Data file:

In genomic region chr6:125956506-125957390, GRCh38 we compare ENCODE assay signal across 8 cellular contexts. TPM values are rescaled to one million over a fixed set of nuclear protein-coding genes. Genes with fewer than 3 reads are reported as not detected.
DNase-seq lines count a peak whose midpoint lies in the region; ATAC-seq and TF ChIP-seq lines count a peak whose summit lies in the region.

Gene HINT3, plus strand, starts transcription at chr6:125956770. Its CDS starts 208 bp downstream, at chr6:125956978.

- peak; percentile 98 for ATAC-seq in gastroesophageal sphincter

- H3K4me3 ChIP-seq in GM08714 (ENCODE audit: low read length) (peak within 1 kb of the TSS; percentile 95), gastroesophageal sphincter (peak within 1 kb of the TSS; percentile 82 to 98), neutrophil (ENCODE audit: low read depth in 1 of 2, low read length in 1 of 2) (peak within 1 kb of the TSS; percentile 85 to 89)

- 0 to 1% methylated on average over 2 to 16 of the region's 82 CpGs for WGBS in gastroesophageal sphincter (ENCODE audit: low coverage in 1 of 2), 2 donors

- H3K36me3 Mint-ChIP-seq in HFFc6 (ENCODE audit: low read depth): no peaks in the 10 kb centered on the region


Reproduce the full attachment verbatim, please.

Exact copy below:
In genomic region chr6:125956506-125957390, GRCh38 we compare ENCODE assay signal across 8 cellular contexts. TPM values are rescaled to one million over a fixed set of nuclear protein-coding genes. Genes with fewer than 3 reads are reported as not detected.
DNase-seq lines count a peak whose midpoint lies in the region; ATAC-seq and TF ChIP-seq lines count a peak whose summit lies in the region.

Gene HINT3, plus strand, starts transcription at chr6:125956770. Its CDS starts 208 bp downstream, at chr6:125956978.

- peak; percentile 98 for ATAC-seq in gastroesophageal sphincter

- H3K4me3 ChIP-seq in GM08714 (ENCODE audit: low read length) (peak within 1 kb of the TSS; percentile 95), gastroesophageal sphincter (peak within 1 kb of the TSS; percentile 82 to 98), neutrophil (ENCODE audit: low read depth in 1 of 2, low read length in 1 of 2) (peak within 1 kb of the TSS; percentile 85 to 89)

- 0 to 1% methylated on average over 2 to 16 of the region's 82 CpGs for WGBS in gastroesophageal sphincter (ENCODE audit: low coverage in 1 of 2), 2 donors

- H3K36me3 Mint-ChIP-seq in HFFc6 (ENCODE audit: low read depth): no peaks in the 10 kb centered on the region